- 1 Lighting types
- 2 Control methods
- 3 Matching control system to lamp type
- 4 Common issues
- 4.1 Wattage
- 4.2 Glare
- 4.3 PIR dimming fittings
- 4.4 Height
- 4.5 Light pollution
- 4.6 Placement
- 4.7 Relamping
- 4.8 MICC
- 4.9 Water
- 4.10 Globe breakage
- 4.11 Screws on fixtures
- 4.12 Fences
- 4.13 Junction boxes
- 4.14 Feed arrangement
- 4.15 Climbing plants & fire
- 4.16 T&E cable
- 4.17 Diagram
- 4.18 Low voltage lighting
- 5 See also
The available lighting types are covered in Lighting category articles. The types most often used outdoors are filament lamp, linear halogen, CFL and sodium. LEDs are now becoming a realistic option too for city gardens.
- Low pressure sodium
- extreme energy efficiency, can put out 10-20x as much light per watt as filament lamps
- pure yellow light
- Long 9 minute warmup time so only for photocell/timer use
- High pressure sodium
- very high energy efficiency
- golden orange light
- slow 2 minute warmup, so only for photocell use.
- White sodium
- a variation of HPS. White light, but lamp colours tend not to match each other well. Good where one is used, less so where more are used.
- very high efficiency
- good white light if you avoid high colour temperature bulbs.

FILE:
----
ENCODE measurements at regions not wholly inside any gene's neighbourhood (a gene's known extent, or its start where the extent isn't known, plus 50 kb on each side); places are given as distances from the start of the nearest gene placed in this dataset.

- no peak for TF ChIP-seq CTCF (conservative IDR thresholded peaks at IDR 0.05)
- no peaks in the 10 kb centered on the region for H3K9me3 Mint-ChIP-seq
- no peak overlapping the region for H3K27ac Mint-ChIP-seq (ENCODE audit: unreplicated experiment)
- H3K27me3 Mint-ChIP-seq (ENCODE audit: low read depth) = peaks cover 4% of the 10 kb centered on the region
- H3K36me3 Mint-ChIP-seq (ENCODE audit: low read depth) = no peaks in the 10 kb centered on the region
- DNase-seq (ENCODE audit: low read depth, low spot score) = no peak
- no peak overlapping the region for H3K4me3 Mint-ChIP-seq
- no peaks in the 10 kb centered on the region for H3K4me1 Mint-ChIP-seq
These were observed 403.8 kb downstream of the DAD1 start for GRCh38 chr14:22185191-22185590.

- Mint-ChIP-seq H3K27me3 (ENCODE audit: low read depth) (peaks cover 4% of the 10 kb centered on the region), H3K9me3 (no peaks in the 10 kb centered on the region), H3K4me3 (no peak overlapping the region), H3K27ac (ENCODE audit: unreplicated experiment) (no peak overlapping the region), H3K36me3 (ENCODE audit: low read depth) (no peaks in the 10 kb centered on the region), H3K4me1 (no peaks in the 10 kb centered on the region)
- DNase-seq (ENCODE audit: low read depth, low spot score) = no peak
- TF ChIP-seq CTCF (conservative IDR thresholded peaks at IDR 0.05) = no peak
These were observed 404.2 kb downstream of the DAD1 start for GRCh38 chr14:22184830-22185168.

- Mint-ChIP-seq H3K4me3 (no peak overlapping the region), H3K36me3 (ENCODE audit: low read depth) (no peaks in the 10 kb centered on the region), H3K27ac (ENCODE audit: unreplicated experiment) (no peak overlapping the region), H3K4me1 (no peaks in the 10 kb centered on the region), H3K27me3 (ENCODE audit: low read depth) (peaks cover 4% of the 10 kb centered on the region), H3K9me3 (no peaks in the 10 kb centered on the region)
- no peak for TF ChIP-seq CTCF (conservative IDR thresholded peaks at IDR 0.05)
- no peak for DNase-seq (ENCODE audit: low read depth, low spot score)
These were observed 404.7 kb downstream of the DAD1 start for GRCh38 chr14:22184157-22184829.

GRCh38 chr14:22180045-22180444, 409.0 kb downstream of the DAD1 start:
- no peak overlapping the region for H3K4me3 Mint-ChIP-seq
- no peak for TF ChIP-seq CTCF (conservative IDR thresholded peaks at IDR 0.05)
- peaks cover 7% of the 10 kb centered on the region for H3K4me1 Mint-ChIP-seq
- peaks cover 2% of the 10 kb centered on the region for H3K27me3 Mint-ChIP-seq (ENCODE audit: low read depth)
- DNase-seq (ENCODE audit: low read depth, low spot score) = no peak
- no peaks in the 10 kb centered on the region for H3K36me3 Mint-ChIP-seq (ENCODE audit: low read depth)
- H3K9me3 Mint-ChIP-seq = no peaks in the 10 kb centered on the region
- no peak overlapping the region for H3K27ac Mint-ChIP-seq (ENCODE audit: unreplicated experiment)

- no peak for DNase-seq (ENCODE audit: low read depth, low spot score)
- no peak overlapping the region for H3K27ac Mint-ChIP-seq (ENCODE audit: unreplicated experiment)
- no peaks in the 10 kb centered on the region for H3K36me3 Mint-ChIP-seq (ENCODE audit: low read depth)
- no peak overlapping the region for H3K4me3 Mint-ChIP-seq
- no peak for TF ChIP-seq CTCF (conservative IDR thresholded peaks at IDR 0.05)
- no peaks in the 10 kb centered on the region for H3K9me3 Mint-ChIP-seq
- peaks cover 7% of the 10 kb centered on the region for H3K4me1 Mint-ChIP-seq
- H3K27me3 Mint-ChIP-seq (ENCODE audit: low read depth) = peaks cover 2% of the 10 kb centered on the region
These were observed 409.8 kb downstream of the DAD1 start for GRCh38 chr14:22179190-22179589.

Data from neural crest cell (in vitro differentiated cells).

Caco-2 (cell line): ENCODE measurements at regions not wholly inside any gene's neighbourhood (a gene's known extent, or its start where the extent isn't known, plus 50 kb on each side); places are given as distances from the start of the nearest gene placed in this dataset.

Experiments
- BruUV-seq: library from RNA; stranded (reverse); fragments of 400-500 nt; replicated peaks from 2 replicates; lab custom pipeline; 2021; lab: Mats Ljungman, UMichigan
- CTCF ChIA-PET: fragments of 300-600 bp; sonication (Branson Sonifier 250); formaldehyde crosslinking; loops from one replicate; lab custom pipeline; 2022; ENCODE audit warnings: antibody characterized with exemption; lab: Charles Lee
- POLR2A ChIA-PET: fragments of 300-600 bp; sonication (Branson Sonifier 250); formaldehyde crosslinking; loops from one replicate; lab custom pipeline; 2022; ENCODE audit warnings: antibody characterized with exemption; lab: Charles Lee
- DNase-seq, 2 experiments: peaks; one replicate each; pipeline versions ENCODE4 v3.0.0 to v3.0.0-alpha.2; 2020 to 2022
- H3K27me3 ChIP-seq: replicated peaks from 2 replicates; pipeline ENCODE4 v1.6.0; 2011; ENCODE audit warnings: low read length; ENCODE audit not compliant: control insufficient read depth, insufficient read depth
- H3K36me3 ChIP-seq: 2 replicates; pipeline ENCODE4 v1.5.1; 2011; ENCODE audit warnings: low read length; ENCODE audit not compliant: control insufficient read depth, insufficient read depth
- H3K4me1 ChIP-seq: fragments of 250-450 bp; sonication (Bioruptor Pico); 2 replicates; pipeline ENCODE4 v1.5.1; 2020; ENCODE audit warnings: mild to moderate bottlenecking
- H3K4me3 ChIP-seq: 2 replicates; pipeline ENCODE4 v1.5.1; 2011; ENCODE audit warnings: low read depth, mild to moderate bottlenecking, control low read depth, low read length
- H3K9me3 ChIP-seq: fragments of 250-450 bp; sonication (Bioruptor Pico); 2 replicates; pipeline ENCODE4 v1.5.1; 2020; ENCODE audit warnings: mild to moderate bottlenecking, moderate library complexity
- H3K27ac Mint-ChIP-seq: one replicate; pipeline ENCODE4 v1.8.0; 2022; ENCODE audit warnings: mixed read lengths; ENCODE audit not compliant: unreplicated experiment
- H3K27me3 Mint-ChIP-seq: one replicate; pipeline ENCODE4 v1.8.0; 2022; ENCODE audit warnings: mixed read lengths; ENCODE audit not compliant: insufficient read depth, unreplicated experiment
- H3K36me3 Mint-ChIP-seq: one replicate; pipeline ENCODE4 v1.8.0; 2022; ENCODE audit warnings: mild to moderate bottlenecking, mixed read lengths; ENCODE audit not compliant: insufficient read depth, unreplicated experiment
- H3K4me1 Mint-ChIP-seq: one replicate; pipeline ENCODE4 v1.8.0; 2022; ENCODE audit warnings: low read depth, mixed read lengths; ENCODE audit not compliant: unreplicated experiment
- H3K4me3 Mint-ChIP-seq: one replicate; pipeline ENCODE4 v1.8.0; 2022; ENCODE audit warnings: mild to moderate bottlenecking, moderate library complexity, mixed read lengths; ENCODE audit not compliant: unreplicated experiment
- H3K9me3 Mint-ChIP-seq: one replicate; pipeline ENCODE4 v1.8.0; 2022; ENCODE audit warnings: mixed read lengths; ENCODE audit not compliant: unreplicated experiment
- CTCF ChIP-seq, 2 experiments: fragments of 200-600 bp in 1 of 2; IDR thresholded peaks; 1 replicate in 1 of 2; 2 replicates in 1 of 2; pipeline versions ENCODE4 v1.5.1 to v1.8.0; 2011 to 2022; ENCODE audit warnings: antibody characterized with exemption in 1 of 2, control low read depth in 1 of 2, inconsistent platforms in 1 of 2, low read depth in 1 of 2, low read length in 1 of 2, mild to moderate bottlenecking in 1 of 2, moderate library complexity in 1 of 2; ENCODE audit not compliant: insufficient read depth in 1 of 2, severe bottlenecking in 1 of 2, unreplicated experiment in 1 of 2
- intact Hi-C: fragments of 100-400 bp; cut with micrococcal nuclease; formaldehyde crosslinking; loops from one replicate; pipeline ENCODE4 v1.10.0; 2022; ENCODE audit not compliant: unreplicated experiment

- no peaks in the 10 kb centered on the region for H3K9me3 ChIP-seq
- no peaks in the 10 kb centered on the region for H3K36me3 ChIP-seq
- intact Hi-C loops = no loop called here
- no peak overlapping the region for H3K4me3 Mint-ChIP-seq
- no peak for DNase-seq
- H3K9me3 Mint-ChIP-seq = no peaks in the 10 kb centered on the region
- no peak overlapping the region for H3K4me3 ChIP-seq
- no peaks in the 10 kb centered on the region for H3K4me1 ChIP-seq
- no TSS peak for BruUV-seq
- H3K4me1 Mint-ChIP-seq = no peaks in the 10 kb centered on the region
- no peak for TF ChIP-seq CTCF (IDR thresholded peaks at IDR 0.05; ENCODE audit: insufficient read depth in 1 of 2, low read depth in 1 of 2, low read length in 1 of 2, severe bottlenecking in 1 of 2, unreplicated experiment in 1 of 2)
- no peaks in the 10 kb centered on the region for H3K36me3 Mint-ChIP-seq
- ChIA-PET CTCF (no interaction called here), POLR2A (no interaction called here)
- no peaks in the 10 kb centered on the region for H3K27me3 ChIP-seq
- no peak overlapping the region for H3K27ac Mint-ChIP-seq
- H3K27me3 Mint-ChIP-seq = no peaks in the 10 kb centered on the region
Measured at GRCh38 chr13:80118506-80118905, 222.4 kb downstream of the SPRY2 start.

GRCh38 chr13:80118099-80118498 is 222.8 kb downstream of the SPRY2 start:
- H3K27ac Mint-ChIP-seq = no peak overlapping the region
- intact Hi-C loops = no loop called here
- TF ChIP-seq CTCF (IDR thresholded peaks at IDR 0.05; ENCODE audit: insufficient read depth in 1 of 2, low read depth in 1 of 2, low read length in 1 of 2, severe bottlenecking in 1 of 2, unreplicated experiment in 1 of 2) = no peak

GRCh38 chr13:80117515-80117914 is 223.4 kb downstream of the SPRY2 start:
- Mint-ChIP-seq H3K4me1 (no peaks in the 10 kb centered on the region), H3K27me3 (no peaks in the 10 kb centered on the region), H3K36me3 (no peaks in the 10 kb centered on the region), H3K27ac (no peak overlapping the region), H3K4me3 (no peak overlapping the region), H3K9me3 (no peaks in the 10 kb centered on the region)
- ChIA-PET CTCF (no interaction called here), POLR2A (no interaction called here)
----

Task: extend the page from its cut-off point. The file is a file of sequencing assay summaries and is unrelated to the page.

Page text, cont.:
- lamps can explode at end of life.
- Linear fluorescent
- very high efficiency
- can be fitted under soffits, but not a very warm & homely appearance.
- Pick an electronic ballast suitable for sub-zero starting, or it might fail to light in a cold winter.
- Can be used on PIR, tube life suffers quite a bit in hours, but not in days of use.
- medium to high energy efficiency
- Light output can be reduced, initial light output low, and warmup time prolonged in subzero weather. Outdoor lamps somewhat resistant to this are available.
- PIR use reduces bulb life, but the more expensive electrodeless CFLs are immune to this issue.
- medium energy efficiency, but limited power
- Light quality tends to be cold
- Many LEDs fade with use
- Various colours available for parties etc
- horribly cold white light
- medium energy efficiency
- under a minute warmup time
- Halogen, linear
- low energy efficiency
- often far too bright
- Using them on PIR keeps run costs down
- Halogen reflector lamps, low voltage
- can light individual trees, shrubs & other features
- don't overdo the wattage, 50w is generally excessive outdoors
- Halogen reflector lamps, mains
- as above but lamps fail easier & earlier and produce less light.
- Best avoided.
- Filament lamp
- lowest energy efficiency, high run cost if kept on. Best used on a PIR.